The next couple of days were fraught with the difficulties of navigating the health care system. It seemed that the normal resources for the dying were not available to us. Even hospice had too many people to deal with. Mom’s doctor was on vacation and his replacement was gone for the weekend. Our community nurse was also on vacation. Thankfully, before she left, she placed a standing order for morphine injections if needed. As it became more and more evident that Mom was becoming anxious and feeling a lot of pain, we called in that order.

Once the first dose of morphine was administered, Mom relaxed and slept. We became acutely aware of when the next dose was needed so that the pain and panic would not upset her again.

Early on the third day after her birthday, Mom took her last, peaceful breath, as her husband and many of her family were near. We all said our goodbyes, cried our sadness-filled relief, and then one by one, we went downstairs to make coffee and phone calls.

I returned, alone, and sat next to her. As is often the way with grief, it held itself at bay, allowing me to process all the other information and emotions. “Mom, say ‘hi’ to our twins for me. And Mom, when you come around to visit, drop coins, especially dimes, so we’ll know it’s you.”

Shortly thereafter, the dimes began to appear. Our oldest son, Jordan, found them in hallways, at the bottom of the outside steps of a building in which he’d just applied for a job, which he got, and at a movie theater.

I was telling a dear friend about the experience, via telephone, when I looked over at Mom’s old typewriter table. A lone dime was sitting there. Another dime presented itself on a table in a hotel in which I was hanging one of my photo-art pieces.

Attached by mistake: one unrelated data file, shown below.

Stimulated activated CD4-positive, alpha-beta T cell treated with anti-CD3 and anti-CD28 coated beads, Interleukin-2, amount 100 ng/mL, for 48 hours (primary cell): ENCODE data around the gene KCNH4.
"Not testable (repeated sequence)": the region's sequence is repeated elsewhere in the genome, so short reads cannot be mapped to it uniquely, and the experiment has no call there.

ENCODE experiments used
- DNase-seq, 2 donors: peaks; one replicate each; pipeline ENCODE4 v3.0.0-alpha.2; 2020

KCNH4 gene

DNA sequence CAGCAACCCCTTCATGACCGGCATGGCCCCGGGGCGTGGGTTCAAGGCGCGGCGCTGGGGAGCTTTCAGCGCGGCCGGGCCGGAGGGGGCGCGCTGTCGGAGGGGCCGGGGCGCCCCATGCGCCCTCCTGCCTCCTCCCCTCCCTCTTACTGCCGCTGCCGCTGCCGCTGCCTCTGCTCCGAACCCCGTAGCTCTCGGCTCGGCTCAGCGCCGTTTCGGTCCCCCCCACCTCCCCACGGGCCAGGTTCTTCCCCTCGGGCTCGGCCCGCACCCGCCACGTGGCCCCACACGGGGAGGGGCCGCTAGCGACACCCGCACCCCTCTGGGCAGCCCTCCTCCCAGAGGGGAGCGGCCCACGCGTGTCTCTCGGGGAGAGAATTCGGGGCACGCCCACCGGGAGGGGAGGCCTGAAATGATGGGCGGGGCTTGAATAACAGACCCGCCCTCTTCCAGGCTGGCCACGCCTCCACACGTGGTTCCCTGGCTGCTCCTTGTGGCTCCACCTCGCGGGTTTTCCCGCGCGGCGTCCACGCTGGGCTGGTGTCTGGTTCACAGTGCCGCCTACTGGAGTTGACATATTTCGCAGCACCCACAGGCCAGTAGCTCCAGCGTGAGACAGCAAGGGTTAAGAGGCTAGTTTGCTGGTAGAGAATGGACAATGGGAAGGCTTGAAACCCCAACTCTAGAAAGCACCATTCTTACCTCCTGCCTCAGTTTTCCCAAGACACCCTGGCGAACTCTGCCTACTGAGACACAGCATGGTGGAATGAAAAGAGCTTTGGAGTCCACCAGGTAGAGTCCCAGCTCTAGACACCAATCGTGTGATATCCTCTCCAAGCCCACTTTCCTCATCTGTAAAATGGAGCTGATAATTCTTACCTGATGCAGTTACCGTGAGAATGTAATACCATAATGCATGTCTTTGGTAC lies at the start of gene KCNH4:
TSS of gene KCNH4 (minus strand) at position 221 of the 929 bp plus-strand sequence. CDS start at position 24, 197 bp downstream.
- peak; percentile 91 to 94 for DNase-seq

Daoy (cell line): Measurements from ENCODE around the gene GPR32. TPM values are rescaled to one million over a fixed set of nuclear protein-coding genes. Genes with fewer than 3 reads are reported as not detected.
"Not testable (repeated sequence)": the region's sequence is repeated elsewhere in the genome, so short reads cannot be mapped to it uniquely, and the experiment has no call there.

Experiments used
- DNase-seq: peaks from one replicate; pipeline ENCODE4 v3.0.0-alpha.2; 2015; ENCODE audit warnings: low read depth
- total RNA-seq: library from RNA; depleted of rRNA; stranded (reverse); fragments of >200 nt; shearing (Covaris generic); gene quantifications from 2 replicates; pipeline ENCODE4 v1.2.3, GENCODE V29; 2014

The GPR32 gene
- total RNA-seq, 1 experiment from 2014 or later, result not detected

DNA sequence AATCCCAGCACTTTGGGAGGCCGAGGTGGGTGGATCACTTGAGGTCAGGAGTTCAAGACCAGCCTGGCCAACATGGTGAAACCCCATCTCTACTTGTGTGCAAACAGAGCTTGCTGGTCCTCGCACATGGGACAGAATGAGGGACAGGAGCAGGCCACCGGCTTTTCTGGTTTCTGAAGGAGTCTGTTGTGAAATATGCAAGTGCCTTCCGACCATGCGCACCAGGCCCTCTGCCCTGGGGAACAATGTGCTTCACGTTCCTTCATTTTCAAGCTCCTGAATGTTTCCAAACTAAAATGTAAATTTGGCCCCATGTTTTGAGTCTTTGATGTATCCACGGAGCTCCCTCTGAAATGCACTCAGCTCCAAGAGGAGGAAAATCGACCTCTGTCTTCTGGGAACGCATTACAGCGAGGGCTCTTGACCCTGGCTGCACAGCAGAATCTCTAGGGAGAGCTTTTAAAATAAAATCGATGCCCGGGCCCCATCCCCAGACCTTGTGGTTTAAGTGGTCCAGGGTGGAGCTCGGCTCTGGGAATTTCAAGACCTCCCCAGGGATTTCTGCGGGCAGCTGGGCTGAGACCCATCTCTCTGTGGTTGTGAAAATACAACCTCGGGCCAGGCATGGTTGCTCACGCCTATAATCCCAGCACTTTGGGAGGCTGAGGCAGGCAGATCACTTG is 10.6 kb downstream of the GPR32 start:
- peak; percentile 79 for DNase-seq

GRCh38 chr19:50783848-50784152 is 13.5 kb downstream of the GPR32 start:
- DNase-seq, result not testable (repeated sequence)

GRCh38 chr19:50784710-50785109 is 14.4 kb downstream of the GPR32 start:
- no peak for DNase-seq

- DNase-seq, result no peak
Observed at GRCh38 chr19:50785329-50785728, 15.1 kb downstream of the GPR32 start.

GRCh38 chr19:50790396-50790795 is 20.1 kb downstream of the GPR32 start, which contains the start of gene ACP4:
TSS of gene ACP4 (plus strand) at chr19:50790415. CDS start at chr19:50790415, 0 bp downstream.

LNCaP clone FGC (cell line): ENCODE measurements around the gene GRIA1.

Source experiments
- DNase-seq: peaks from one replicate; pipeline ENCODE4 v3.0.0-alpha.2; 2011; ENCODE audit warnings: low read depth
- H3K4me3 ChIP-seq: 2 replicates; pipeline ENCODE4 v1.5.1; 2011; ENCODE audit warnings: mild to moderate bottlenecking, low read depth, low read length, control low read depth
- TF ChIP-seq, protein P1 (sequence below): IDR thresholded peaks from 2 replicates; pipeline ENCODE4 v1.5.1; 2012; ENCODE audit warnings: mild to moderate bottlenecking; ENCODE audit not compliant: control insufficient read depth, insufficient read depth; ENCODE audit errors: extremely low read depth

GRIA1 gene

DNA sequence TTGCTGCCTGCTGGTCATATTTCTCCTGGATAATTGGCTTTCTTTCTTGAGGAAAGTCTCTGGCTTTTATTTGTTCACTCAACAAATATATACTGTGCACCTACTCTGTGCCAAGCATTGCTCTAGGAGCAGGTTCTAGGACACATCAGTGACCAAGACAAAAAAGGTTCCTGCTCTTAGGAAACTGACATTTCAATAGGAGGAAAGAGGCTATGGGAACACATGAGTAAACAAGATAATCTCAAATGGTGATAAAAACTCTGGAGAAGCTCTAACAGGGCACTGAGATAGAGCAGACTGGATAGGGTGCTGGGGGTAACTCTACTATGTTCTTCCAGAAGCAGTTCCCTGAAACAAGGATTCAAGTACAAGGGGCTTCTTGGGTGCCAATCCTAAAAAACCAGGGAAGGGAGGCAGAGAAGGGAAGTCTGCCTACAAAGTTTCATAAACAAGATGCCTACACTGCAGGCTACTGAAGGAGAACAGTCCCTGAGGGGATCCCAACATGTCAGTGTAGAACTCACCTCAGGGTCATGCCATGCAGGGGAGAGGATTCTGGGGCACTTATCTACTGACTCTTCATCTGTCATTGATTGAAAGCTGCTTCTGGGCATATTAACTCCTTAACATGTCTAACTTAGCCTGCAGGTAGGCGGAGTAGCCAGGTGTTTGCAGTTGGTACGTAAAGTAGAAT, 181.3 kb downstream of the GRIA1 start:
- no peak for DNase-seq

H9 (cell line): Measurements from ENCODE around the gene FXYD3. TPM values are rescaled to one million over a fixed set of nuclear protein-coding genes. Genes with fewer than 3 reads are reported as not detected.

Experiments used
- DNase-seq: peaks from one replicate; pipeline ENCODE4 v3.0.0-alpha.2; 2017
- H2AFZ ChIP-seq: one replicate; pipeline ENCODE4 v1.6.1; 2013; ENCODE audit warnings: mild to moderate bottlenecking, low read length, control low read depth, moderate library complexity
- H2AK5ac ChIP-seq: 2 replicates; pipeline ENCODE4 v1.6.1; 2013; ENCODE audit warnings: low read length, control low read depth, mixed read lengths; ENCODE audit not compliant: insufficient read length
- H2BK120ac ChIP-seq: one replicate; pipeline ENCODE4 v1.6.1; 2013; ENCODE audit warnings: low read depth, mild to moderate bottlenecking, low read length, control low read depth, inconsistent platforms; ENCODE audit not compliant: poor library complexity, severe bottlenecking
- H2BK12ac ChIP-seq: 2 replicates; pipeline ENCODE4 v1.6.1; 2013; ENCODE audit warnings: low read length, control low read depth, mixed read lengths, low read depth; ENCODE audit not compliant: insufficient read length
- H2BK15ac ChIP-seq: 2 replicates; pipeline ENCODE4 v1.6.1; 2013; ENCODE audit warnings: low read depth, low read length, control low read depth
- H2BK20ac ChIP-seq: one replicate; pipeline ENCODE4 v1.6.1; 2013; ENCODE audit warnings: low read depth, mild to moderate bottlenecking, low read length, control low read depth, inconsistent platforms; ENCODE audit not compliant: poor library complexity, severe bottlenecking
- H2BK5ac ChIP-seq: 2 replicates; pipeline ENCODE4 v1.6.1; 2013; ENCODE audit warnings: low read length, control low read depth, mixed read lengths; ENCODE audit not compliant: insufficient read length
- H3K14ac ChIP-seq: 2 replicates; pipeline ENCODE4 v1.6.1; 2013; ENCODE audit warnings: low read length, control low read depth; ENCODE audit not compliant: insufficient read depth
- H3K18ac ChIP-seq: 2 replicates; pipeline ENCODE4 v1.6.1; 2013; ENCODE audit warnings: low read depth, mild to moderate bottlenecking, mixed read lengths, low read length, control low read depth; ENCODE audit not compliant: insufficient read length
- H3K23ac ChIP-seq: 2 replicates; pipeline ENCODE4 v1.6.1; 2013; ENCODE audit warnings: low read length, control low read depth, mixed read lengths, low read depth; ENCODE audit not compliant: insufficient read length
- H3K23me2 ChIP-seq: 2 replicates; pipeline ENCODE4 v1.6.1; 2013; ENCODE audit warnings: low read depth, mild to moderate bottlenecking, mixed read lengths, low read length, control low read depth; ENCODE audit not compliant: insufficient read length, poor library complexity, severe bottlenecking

A few days later, on the birthday of our youngest son, Ben, I took him for lunch. Afterward he called: “Um, I just thought I’d tell you what happened. I went to Rucker’s to play some DDR. I’d done a few dances and was getting pretty thirsty so I decided to play one more and then get a pop. I put in the token and nothing happened, so I pressed the release. Out came $1.75 in quarters, plus one dime.”

My dad and I found two dimes at the funeral home as we were making arrangements.

On the morning of Mom’s memorial service, my cousin, Rhonda, and I stopped at the drug store. I’d hoped to find a dime that day, but hadn’t. As we waited for the cashier, there, on the counter, was a dime. I pointed it out to Rhonda and the puzzled cashier said, “I just found it on the floor, right where you’re standing, so I put it there.” When I told her the story, she shivered, and said, “Take it.”

I wore one of my mom’s small purses to the service. It had room only for some much needed tissues, my driver’s license and my keys. When I got home and emptied it, out dropped a dime. “Well done, Mom,” I chuckled.

It’s been nine years of living without Mom, and the dimes are found less frequently. But, when life throws struggles my way, a dime appears, the darkness lifts, and with deep gratitude to the soul who wove her essence into my own, I smile and say, “Hi, Mom. And thanks.”

~Diane C. Nicholson